There is a saying in the Afghan / Islamic culture that "Heaven is under the Mother's feet, so treat her kindly". This stresses the importance of women, especially mothers in our culture and the kindess, respect and love they should be given if we truly want to be righteous. In honor of Mother's Day, I felt this would be a perfect time to write about the special moment, when a woman can call herself a mother. The wonders of pregnancy are simply amazing and countless. My focus on this article will be on the pregnancy process and how it’s viewed in the Afghan culture and the expectations and celebrations that come with it. Remember Afghans just want a reason to celebrate! I should note that this article will highlight aspects of the afghan culture that some Afghans no longer practice given their exposure to different cultures and living in the states.
Remember the three month rule? Don’t tell anyone -especially outside the family, if a young woman is pregnant during the first trimester as there is a higher chance of miscarriage or inviting 'nazar' the evil eye from outsiders. This rule not only extends to three months, for some traditional Afghan women, it extends until the actual birth of the baby. It is almost seen as an act of honor and modesty to ‘hide’ the pregnancy until the baby is born. I remember an older Afghan woman telling me her story of how proud she was that no one knew she was even pregnant until she came home from the hospital with a baby! This method as seen by some older Afghans can be seen as protecting both the unborn child and the mother from nazar or simply being conservative and modest.
This concept is rarely practiced in the US with Afghans, because every Afghan woman I have known to have fallen pregnant has announced the news in the first three months or shortly after ( it's too exciting to keep just to yourself!) The announcement of pregnancy is never done formally, rather through family and friends. Usually the husband’s family is one to officially confirm the pregnancy to curious souls within the family and to friends. One thing I found out the hard way, was that a pregnant Afghan girl should not go her conservative Afghan father to announce the pregnancy and all the details of the first sonogram in the first couple months!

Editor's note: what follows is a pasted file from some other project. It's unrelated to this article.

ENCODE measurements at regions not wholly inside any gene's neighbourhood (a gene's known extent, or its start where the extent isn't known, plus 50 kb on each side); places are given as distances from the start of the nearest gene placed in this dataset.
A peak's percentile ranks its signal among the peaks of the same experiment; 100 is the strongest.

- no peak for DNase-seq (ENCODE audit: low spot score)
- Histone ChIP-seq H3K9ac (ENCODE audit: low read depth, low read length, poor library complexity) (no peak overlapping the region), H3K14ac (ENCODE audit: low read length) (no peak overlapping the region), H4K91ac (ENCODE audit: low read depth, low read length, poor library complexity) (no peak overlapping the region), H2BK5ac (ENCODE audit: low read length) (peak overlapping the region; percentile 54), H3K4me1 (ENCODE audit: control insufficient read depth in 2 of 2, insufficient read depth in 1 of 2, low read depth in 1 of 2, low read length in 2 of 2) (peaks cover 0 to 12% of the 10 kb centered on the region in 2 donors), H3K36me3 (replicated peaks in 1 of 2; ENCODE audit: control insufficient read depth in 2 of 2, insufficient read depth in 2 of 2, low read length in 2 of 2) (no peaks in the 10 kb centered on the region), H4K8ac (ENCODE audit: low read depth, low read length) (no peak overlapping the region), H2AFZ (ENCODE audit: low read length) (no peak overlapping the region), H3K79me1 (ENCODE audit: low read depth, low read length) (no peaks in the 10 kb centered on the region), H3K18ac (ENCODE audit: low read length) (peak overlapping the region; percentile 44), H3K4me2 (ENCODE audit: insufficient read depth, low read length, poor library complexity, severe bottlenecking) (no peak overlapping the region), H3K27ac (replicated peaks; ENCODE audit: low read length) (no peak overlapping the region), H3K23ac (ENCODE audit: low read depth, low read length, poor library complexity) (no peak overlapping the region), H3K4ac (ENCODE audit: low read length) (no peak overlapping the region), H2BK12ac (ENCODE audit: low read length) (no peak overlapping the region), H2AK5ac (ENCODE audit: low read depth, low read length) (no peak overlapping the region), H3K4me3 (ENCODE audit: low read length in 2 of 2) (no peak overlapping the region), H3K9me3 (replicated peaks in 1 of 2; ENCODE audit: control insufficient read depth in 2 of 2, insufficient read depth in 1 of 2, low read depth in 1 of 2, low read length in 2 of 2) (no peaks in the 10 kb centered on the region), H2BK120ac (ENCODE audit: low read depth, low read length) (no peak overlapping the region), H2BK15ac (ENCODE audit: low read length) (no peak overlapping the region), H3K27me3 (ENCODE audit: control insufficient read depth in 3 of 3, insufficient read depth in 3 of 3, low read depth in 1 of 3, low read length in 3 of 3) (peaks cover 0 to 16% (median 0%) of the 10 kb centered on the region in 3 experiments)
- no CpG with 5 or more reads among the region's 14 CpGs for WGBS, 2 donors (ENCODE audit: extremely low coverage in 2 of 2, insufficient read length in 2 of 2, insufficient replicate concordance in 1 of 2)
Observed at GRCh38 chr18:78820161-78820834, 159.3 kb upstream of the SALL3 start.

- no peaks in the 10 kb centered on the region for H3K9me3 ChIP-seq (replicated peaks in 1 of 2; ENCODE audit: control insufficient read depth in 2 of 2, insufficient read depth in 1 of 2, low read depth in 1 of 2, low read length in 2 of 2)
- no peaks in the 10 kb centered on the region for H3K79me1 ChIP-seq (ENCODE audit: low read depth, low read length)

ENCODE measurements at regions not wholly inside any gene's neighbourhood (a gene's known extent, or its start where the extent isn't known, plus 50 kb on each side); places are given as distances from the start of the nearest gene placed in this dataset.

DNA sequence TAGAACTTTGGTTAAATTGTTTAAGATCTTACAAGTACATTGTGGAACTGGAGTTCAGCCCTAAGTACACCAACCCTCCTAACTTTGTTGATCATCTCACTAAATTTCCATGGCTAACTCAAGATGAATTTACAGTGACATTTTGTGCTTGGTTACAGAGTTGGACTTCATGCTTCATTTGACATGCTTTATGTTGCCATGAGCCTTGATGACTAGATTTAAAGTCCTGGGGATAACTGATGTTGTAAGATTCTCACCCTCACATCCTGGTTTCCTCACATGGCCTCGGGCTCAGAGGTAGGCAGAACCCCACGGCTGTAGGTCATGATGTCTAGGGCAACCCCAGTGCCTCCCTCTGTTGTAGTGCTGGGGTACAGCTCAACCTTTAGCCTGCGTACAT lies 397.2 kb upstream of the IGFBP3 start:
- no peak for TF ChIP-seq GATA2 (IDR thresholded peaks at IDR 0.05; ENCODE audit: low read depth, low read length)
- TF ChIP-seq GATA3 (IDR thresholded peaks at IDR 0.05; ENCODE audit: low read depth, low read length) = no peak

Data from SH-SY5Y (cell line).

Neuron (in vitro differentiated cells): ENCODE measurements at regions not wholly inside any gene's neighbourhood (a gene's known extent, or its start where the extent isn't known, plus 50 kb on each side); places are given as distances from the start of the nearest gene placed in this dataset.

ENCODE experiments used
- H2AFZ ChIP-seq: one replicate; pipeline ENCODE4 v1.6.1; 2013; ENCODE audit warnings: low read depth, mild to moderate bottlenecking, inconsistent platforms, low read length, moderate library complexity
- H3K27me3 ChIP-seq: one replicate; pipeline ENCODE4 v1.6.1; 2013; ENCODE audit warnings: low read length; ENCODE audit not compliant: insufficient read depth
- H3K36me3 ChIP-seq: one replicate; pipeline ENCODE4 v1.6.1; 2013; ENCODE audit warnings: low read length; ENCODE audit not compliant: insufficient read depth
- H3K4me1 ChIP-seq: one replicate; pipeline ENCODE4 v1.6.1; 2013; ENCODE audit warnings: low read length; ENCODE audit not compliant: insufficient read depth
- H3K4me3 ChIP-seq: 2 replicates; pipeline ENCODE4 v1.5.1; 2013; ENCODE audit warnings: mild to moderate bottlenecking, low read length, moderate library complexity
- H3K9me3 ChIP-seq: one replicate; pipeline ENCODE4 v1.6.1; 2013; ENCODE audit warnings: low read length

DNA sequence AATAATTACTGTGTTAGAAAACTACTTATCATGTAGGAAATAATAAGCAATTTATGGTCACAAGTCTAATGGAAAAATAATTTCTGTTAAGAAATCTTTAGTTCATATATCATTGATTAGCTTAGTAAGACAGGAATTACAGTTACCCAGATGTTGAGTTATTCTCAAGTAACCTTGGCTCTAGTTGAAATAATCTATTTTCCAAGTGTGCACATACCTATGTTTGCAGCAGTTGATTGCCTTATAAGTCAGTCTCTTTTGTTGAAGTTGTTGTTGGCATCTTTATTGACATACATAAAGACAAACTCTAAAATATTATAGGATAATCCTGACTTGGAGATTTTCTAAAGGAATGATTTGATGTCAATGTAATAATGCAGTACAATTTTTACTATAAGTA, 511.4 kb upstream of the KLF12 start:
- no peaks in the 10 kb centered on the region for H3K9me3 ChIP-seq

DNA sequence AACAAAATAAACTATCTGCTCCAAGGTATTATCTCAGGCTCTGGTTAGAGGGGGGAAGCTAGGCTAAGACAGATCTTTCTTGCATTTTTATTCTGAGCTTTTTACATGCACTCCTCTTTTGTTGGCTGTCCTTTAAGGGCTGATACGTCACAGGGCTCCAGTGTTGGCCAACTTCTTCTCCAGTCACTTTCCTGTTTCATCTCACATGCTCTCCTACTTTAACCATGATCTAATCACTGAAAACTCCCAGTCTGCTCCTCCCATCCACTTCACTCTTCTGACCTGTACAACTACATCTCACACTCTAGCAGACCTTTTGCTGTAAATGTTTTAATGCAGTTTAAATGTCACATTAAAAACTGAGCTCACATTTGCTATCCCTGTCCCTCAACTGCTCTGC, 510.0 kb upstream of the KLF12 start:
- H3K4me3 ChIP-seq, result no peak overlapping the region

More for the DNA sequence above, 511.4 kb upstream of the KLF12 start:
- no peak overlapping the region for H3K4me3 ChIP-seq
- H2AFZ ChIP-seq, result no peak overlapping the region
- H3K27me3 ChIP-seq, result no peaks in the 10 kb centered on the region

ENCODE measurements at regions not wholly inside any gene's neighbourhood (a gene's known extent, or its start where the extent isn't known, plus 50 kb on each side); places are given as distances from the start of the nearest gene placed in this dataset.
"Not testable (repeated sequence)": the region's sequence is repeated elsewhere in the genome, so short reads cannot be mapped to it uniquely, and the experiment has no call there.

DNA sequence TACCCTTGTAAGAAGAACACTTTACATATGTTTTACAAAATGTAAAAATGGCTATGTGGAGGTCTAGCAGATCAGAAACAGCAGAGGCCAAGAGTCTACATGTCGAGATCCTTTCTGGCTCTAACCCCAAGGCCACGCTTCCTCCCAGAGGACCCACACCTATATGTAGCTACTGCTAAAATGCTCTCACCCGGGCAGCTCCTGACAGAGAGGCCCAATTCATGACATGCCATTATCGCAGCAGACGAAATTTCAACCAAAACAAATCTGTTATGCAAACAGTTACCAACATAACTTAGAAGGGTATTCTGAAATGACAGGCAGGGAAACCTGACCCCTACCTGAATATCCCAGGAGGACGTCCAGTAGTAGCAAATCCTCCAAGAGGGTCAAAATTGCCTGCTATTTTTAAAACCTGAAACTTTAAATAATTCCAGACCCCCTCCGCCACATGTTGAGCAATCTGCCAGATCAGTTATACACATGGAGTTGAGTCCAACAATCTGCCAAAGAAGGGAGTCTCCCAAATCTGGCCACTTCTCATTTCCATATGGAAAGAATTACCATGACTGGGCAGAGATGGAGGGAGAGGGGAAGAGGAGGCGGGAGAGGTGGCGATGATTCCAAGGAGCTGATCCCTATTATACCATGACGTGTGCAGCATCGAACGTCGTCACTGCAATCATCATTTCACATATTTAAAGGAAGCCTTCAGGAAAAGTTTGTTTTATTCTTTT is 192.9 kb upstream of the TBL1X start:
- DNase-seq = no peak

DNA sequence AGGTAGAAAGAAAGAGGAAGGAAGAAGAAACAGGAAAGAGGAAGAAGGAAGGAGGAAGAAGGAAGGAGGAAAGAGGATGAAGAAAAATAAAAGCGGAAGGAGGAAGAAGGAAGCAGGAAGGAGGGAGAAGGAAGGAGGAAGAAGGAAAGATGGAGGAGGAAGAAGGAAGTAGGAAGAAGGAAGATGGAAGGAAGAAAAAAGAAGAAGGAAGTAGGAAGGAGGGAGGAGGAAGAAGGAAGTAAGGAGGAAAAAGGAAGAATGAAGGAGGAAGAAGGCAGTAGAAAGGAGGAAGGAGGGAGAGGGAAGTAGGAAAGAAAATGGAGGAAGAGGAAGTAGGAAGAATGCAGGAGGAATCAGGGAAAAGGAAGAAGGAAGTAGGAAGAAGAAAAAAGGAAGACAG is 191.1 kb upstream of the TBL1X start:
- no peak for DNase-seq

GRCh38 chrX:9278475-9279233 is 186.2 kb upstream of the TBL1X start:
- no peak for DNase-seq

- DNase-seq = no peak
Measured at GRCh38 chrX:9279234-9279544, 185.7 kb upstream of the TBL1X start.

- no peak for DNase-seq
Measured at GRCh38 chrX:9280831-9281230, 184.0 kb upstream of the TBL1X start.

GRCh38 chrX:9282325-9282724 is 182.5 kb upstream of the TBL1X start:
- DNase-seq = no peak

Is it a Boy or Girl…does it matter anymore?
When a young Afghan woman gets married, the most common ‘prayer’ she will hear from older Afghan women and her in-laws on her wedding day and until the day she gets pregnant is “ I wish you many sons” or “ May God grant you 5, 6, 7, 10 sons”. Having a son in our culture is extremely important especially to Afghans living in Afghanistan. It is with a son, that parents will ultimately live with if they already don’t live together in an extended household. It is with a son, that they can count on someone generating an income for their current and future financial needs and it is with a son, that will guarantee an increase in family members (his wife and kids will most likely move in or live close byand carry the father's last name).
Also, given that Afghanistan is highly an agricultural society, Afghans desire physically strong sons to take over the family’s farming needs and provide for the family when the parents no longer can and the daughters are married off. Since Afghanistan’s economy and rule of law is officiated by men, a woman in public is seen as more honorable if accompanied by a man, whether her husband or son. A son provides protection for the family.
Now, in the states, some Afghans have that same mentality especially when it comes to upholding and carrying on the family name and also providing for the parents. However, times have changed and nowadays, both females and males leave the parents home when they get married. Both males and females are educated and can provide financially for themselves and their parents and both genders have a choice in their living situation including location.